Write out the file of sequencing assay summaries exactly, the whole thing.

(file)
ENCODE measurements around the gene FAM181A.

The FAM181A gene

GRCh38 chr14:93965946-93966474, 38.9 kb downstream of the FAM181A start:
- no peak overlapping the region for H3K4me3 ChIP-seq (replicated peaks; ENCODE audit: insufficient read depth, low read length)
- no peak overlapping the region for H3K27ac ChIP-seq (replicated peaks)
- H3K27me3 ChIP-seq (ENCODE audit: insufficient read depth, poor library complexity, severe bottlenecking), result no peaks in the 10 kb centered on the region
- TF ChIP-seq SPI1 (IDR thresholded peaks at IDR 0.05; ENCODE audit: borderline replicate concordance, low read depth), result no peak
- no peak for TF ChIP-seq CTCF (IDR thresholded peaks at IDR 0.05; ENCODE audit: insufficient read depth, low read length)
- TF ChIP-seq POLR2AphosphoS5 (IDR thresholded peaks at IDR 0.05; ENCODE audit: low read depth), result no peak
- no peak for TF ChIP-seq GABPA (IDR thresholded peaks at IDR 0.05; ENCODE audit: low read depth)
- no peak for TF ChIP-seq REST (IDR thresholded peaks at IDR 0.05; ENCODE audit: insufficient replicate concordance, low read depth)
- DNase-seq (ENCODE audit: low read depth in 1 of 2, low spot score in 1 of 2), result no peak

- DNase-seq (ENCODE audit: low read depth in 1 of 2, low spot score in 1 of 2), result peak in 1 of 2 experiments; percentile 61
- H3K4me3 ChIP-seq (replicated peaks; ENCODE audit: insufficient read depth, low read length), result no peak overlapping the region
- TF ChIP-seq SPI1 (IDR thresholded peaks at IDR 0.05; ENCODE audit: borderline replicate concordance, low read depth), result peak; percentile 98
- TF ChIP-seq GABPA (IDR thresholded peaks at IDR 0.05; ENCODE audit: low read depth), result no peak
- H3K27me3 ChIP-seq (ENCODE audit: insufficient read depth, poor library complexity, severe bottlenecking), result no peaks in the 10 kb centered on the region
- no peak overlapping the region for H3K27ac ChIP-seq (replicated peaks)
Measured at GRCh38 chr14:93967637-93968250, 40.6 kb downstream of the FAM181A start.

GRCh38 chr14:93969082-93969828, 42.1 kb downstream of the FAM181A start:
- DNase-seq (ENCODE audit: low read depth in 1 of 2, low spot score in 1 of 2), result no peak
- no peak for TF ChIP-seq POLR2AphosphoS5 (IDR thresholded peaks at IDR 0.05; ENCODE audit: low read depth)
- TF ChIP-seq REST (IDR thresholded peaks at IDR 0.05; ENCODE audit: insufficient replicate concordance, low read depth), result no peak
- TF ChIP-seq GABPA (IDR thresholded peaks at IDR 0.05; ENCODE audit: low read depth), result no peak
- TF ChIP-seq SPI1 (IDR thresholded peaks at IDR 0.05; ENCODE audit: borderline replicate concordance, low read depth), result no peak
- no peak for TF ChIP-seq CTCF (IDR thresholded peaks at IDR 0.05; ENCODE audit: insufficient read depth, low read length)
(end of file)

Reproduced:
ENCODE measurements around the gene FAM181A.

The FAM181A gene

GRCh38 chr14:93965946-93966474, 38.9 kb downstream of the FAM181A start:
- no peak overlapping the region for H3K4me3 ChIP-seq (replicated peaks; ENCODE audit: insufficient read depth, low read length)
- no peak overlapping the region for H3K27ac ChIP-seq (replicated peaks)
- H3K27me3 ChIP-seq (ENCODE audit: insufficient read depth, poor library complexity, severe bottlenecking), result no peaks in the 10 kb centered on the region
- TF ChIP-seq SPI1 (IDR thresholded peaks at IDR 0.05; ENCODE audit: borderline replicate concordance, low read depth), result no peak
- no peak for TF ChIP-seq CTCF (IDR thresholded peaks at IDR 0.05; ENCODE audit: insufficient read depth, low read length)
- TF ChIP-seq POLR2AphosphoS5 (IDR thresholded peaks at IDR 0.05; ENCODE audit: low read depth), result no peak
- no peak for TF ChIP-seq GABPA (IDR thresholded peaks at IDR 0.05; ENCODE audit: low read depth)
- no peak for TF ChIP-seq REST (IDR thresholded peaks at IDR 0.05; ENCODE audit: insufficient replicate concordance, low read depth)
- DNase-seq (ENCODE audit: low read depth in 1 of 2, low spot score in 1 of 2), result no peak

- DNase-seq (ENCODE audit: low read depth in 1 of 2, low spot score in 1 of 2), result peak in 1 of 2 experiments; percentile 61
- H3K4me3 ChIP-seq (replicated peaks; ENCODE audit: insufficient read depth, low read length), result no peak overlapping the region
- TF ChIP-seq SPI1 (IDR thresholded peaks at IDR 0.05; ENCODE audit: borderline replicate concordance, low read depth), result peak; percentile 98
- TF ChIP-seq GABPA (IDR thresholded peaks at IDR 0.05; ENCODE audit: low read depth), result no peak
- H3K27me3 ChIP-seq (ENCODE audit: insufficient read depth, poor library complexity, severe bottlenecking), result no peaks in the 10 kb centered on the region
- no peak overlapping the region for H3K27ac ChIP-seq (replicated peaks)
Measured at GRCh38 chr14:93967637-93968250, 40.6 kb downstream of the FAM181A start.

GRCh38 chr14:93969082-93969828, 42.1 kb downstream of the FAM181A start:
- DNase-seq (ENCODE audit: low read depth in 1 of 2, low spot score in 1 of 2), result no peak
- no peak for TF ChIP-seq POLR2AphosphoS5 (IDR thresholded peaks at IDR 0.05; ENCODE audit: low read depth)
- TF ChIP-seq REST (IDR thresholded peaks at IDR 0.05; ENCODE audit: insufficient replicate concordance, low read depth), result no peak
- TF ChIP-seq GABPA (IDR thresholded peaks at IDR 0.05; ENCODE audit: low read depth), result no peak
- TF ChIP-seq SPI1 (IDR thresholded peaks at IDR 0.05; ENCODE audit: borderline replicate concordance, low read depth), result no peak
- no peak for TF ChIP-seq CTCF (IDR thresholded peaks at IDR 0.05; ENCODE audit: insufficient read depth, low read length)